It probably meant more because Trayce was celebrating his older brother’s first title after the lengthy mental and physical grind that kept Clay out of action for nearly three years. Returning from a torn ACL injury that ended his career in the 2019 Finals, Klay Thompson tore his Achilles tendon in November 2020. Tries remembers driving from Irvine, California, to the Bay Area that night to support his brother. He was always seen as Iron Man, not sure what he would say.
Nobody knows what to expect when he returns. Clay, of course, was second to Golden State as he played 230 minutes in the NBA Finals and averaged 19 points per game in the postseason.
“I learned a lot just by watching it,” said Tracee Thompson. “Seeing him go after her day in and day out… I was so proud and happy for him.”
Now, it’s Trace’s turn.
On Monday, the Dodgers traded for Thompson, who had an upcoming clause on withdrawing in a minor league deal with Detroit.
He’s not sure how long he’ll be there, but Thompson is confident he belongs in the big business. He loves his newfound view of the game and understands why the cliché – controlling what you can control – is so important. His mental approach is different and many swing adjustments over the years make him better prepared to take damage from fast, high balls.
But he is not sure how long he wants to continue pursuing the dream and comes to terms with the fact that he is 31 years old in Triple A. At the moment, he thinks he can produce for a winner and that is enough to keep him.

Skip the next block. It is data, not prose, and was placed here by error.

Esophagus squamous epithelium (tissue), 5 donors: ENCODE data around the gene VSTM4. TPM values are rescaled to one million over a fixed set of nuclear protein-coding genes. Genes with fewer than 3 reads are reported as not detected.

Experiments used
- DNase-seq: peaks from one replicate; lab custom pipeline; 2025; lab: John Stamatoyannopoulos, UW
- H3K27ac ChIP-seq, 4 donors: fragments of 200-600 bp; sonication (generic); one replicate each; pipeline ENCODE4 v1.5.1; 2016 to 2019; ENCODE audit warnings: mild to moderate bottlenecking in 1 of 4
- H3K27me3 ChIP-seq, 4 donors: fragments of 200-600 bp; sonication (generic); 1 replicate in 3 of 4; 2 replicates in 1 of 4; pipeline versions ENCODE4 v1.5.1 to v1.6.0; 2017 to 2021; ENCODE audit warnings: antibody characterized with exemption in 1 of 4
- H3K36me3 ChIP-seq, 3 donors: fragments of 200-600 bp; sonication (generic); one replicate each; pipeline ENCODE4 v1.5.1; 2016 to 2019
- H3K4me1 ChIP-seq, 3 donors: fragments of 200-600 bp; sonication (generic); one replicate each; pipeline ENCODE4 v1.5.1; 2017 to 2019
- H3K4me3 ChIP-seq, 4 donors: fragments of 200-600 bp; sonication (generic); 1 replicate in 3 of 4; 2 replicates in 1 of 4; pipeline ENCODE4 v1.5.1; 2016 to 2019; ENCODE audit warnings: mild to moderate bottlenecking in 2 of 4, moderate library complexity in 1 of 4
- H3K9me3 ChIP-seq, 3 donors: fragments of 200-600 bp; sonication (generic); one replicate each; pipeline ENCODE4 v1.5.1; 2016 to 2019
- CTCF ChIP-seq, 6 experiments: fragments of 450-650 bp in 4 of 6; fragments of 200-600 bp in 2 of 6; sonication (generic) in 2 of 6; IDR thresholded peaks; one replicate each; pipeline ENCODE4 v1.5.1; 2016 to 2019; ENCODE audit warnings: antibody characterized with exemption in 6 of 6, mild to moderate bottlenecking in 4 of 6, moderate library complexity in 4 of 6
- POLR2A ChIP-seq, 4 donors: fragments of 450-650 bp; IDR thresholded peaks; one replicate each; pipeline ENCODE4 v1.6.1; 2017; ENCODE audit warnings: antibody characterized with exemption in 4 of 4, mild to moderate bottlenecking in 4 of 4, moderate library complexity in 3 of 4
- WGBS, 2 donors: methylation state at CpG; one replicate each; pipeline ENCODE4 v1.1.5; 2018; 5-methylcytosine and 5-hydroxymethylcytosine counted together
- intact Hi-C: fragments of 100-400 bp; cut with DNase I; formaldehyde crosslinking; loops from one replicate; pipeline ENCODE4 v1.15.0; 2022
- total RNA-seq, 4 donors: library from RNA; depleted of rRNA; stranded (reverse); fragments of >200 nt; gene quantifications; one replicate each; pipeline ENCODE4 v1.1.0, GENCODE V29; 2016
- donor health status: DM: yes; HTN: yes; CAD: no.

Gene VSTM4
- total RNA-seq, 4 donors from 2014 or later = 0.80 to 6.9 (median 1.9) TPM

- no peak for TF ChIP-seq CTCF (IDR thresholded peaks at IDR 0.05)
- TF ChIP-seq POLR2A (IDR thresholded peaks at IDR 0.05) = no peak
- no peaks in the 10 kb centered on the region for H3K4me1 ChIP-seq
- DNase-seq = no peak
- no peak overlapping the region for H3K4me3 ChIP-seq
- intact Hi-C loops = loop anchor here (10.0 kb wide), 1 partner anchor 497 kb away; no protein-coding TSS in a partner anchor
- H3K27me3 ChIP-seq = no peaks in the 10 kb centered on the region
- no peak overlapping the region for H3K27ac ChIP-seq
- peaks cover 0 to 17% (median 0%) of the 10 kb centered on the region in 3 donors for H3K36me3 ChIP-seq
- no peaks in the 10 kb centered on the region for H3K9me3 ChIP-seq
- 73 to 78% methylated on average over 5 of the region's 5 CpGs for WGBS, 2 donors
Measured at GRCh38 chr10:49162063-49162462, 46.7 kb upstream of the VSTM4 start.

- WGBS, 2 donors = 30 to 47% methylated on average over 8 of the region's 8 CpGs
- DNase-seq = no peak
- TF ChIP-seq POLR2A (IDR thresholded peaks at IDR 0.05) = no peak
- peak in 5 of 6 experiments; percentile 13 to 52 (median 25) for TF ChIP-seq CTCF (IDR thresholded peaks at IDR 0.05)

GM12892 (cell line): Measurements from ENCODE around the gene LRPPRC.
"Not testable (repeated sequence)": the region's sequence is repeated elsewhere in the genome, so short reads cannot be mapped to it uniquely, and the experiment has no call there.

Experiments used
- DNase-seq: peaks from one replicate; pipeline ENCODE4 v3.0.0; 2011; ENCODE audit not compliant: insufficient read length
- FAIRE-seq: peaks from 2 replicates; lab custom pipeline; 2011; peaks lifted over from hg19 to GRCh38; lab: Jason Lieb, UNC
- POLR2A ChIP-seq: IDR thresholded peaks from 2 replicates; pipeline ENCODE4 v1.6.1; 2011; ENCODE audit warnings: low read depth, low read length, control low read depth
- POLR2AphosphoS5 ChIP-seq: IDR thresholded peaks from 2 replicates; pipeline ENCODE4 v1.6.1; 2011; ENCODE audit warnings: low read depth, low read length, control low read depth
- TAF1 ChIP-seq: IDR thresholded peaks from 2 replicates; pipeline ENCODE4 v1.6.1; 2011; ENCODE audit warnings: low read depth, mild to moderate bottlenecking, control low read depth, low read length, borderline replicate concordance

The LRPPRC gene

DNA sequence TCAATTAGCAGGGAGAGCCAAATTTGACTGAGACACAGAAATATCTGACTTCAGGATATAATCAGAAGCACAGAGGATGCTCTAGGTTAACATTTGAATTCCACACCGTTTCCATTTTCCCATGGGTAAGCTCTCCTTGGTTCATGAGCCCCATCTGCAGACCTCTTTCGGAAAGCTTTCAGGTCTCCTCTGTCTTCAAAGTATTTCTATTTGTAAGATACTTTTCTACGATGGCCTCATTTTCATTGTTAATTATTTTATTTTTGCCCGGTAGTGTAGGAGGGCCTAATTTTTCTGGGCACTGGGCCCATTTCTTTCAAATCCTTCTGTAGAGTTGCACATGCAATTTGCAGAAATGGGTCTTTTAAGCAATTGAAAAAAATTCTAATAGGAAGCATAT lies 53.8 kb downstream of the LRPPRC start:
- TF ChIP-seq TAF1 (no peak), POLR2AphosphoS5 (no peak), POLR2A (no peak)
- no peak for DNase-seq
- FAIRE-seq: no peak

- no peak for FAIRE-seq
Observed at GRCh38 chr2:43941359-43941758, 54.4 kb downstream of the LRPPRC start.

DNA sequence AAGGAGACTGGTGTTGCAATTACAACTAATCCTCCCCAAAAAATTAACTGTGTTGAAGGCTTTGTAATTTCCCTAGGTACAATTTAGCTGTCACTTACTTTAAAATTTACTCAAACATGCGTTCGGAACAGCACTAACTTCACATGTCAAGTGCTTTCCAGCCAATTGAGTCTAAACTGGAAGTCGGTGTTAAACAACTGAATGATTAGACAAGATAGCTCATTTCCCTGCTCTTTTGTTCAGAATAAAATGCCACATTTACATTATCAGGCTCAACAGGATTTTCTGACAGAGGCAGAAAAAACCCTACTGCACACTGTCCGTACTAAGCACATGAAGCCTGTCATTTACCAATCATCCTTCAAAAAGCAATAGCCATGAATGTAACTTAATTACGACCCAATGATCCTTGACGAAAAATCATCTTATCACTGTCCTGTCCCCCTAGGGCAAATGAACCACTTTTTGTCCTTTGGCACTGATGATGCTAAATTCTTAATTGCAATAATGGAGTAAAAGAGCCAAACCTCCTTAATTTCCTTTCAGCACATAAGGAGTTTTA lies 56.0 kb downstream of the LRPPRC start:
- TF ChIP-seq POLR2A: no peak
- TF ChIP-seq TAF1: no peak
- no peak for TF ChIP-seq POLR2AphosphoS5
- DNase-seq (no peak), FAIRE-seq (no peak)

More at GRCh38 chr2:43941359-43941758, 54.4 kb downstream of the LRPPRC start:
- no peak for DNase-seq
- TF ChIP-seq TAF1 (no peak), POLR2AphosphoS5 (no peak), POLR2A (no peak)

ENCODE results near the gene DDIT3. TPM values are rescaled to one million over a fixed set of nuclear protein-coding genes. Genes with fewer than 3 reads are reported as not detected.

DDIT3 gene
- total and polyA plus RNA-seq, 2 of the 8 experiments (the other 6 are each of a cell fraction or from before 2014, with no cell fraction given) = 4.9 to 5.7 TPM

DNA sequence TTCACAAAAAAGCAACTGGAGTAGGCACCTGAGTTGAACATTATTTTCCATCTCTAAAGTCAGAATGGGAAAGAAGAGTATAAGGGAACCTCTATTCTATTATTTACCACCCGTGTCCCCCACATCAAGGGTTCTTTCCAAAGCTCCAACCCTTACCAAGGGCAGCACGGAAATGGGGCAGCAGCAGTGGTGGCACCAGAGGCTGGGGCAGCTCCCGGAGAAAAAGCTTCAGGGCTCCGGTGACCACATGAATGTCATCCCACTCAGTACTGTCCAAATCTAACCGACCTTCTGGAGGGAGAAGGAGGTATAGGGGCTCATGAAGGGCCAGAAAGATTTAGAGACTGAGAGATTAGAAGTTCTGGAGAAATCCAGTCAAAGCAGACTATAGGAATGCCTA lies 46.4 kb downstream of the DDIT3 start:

“The battery is very charged,” Thompson said. “I am so excited to prove myself in the major leagues. I feel I am in a good position both physically and mentally to do so. But at the same time, I don’t play this game to play Triple-A baseball. I love the game, don’t get me wrong. But sometimes I don’t like you The game again. When you’re 31 in Triple A you can see that sometimes. As long as this opportunity is within my reach and I can knock on the door and control my destiny, as I did earlier this season with San Diego, I’ll bet on Myself.
“It all comes to an end at some point,” Thompson said, “but I want to make sure I can look in the mirror and say I’ve done everything I can.”
After the Warriors’ Championship Parade wrapped up on Monday, Michal Thompson flipped into the Toledo game to see Trice play. He was shocked to see that his son wasn’t in the squad and texted to find out why only to discover Trayce was packing up his apartment after a trade.
Mychal Thompson is confident Trayce will exhaust every ounce of energy to make his dream come true. He appreciates the determination Trayce has shown through thick and thin.
Mychal Thompson, a big Dodgers fan, said his son’s comeback is “a dream come true.” He also indicated that it might lead to another family celebration in November.
“His perseverance, toughness of mind and belief – continuing to believe in himself and setting goals to get to great companies and survive,” said Michael Thompson. “He has a great work ethic and believes in himself and will not give up.
“You couldn’t ask for anything better than this, to play here in Los Angeles for a great team like the Dodgers, who have a chance of making it to the series. Who knows? If Trayce can stay around, maybe we’ll go to another show.”
(Photo: Matt York/The Associated Press)